Morning Report: Q1 2023 will be the bottom for the mortgage industry

Vital Statistics:

 LastChange
S&P futures3,836-11.25
Oil (WTI)75.740.54
10 year government bond yield 3.68%
30 year fixed rate mortgage 6.32%

Stocks are lower this morning after the Bank of Japan unexpectedly increased rates. Bonds and MBS are down.

The Bank of Japan announced it will allow its 10 year bond yield to rise up to 0.50%. This was a surprise announcement, and we are seeing reverberations throughout global sovereign debt markets. Most benchmark yields are up about 10 basis points this morning, and the US 10 year is up to 3.68%. While this is a surprise, I think the global narrative is moving from global inflation to a global recession, which will push rates lower next year.

Housing starts in November fell to a seasonally-adjusted annual rate of 1.427 million units. This is flat with October and down 16.4% compared to a year ago. Building Permits fell 11% MOM and 22% YOY to a seasonally-adjusted annual rate of 1.342 million. Rising rates and higher construction costs have caused the builders to hold off until things normalize. I do wonder on the last part if work from home will cause a change in mindset for builders. It would seem that exurbs will become more popular again as a way for builders to avoid the zoning and land availability headaches of building close to urban areas.

The MBA put out its forecast for 2023. Total originations are expected to fall to $1.9 trillion. The first quarter of 2023 is projected to be the nadir for this cycle, with total originations expected to fall to $345 billion before increasing to $510 billion in Q2, where it will begin to increase throughout the year. To put 2023 into perspective: it will be similar to 2018, and much better than 2014.

Mortgage rates are expected to fall throughout 2023, with the 30 year mortgage rate falling to 5.2% by the end of the year. Housing starts are expected to remain depressed around 1.4-1.5 million per year. Existing home sales are expected to remain on the low side, however they will improve throughout the year. Finally, home price appreciation should plateau and turn negative at the end of 2023, although we aren’t talking a crash, just low single digit decreases.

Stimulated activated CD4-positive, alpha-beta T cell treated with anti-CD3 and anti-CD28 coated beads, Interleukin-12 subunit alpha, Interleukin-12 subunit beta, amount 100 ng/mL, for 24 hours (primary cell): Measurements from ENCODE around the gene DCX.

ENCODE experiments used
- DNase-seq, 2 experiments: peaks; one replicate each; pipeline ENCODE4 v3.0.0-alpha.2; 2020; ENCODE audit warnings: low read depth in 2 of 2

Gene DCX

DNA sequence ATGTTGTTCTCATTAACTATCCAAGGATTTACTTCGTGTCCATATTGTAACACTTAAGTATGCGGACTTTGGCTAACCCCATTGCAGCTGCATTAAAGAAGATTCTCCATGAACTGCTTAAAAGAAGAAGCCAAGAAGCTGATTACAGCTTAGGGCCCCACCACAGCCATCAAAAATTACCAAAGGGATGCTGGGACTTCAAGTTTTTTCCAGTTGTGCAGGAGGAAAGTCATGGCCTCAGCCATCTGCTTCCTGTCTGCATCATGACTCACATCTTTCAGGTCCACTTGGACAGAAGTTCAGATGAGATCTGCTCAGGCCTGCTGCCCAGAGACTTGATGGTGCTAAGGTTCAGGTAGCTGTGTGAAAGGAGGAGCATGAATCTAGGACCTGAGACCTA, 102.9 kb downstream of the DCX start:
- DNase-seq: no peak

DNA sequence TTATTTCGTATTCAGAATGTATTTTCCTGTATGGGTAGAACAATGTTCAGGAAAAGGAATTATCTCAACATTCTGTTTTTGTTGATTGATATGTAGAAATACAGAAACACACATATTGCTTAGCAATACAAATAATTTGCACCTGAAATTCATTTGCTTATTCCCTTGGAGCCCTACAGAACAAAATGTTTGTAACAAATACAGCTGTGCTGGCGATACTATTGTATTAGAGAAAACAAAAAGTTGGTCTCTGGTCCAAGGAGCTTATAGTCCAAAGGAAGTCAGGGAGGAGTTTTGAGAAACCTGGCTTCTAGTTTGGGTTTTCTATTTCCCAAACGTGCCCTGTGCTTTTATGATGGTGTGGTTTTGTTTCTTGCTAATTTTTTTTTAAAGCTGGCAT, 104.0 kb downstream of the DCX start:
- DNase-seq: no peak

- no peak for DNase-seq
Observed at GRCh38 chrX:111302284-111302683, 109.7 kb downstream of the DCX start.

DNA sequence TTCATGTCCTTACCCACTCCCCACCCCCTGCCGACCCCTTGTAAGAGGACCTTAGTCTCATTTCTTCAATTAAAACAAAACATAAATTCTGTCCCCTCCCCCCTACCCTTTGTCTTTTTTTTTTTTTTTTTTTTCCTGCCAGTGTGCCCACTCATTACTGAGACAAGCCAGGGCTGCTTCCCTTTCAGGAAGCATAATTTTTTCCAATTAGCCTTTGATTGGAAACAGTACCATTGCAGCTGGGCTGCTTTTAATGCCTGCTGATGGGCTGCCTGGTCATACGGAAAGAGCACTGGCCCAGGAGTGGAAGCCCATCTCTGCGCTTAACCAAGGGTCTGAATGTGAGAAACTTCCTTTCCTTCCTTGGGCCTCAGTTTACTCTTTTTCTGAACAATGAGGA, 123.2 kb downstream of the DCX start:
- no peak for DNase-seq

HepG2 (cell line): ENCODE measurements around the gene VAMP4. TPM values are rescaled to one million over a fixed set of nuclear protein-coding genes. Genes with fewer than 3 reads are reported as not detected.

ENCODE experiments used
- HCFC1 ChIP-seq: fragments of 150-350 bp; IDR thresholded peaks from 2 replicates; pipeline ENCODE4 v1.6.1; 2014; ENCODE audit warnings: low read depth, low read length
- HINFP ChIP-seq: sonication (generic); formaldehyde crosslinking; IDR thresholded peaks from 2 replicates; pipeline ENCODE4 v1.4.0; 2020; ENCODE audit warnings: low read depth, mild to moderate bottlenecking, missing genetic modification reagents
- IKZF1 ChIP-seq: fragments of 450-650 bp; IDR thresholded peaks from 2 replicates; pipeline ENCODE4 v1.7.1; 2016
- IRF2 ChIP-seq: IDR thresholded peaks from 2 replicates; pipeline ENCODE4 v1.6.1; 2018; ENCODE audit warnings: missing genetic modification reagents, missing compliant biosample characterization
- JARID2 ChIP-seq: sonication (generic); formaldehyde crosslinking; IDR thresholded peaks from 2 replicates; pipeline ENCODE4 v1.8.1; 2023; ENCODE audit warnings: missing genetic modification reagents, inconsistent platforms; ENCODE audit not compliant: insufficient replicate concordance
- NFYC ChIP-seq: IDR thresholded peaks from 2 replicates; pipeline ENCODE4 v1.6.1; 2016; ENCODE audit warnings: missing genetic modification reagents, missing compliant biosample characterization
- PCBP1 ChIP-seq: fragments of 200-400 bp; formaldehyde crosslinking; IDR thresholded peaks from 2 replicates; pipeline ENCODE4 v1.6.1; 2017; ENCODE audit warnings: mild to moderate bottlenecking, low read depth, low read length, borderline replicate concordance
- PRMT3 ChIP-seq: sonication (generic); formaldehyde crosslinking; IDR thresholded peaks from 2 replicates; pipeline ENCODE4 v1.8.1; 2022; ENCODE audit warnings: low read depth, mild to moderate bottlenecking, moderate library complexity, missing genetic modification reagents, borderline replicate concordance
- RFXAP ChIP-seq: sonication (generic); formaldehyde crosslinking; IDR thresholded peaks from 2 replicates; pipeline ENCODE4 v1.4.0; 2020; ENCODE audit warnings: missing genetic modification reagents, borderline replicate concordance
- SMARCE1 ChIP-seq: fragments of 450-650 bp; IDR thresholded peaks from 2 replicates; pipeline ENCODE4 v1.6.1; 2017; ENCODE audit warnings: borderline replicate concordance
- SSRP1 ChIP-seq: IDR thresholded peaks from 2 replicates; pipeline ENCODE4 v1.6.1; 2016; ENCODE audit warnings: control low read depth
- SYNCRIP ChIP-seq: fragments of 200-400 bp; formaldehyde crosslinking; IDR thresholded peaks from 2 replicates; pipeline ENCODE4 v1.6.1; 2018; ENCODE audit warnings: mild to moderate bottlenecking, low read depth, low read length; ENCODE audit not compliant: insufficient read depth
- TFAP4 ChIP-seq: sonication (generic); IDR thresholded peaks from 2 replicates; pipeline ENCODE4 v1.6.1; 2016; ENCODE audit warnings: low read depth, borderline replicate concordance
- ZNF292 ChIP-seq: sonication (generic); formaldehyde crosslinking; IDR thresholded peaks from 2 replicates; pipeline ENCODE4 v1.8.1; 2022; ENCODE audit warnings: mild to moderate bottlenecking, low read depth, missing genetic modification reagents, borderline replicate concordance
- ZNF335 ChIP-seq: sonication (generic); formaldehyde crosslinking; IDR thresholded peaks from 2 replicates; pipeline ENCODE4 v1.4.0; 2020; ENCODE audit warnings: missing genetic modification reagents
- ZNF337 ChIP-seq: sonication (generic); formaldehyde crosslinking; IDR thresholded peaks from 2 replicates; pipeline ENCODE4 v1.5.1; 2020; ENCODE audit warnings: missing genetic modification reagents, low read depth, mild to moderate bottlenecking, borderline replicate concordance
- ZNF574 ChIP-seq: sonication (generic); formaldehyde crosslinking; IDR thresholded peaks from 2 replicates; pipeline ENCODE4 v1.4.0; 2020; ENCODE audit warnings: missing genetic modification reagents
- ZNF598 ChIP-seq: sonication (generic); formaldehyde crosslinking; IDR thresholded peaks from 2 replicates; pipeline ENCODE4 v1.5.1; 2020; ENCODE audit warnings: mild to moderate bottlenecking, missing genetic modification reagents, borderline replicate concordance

Historically, housing has led the economy out of a recession, and we have historically seen housing starts reach something like 2 billion in early stage recoveries. This was the missing piece of the puzzle in the post-2008 recovery, and it seems that forecasters don’t expect it to ever return. Housing starts of 1.4 million units are the pre-bubble historical average since the late 1950s. Given that the US population has been growing since then there are more heads that need beds. The National Association of Realtors sees a 5 – 6 million unit deficit in needed housing, so the demand is there. I suspect the surprise of 2023 will be a rebound in homebuilding. It can’t stay depressed forever.

New home applications rose 1% in November, according to the MBA. “New home purchase applications recovered slightly in November, as mortgage rates retreated from their October highs and brought some prospective buyers back into a market that still faces affordability challenges,” said Joel Kan, MBA Vice President and Deputy Chief Economist. “Similarly, estimated new home sales for November saw an annual pace of 660,000 units – a 10 percent increase from October. While mortgage rates remain high compared to the past few years, the 30-year fixed rate was 6.49 percent at the end of November after reaching 7.16 percent in mid-October, providing a slight boost in purchasing power for buyers. However, both applications and sales remained over 20 percent below last year’s pace.”

Like everything else, we are back at 2018 levels.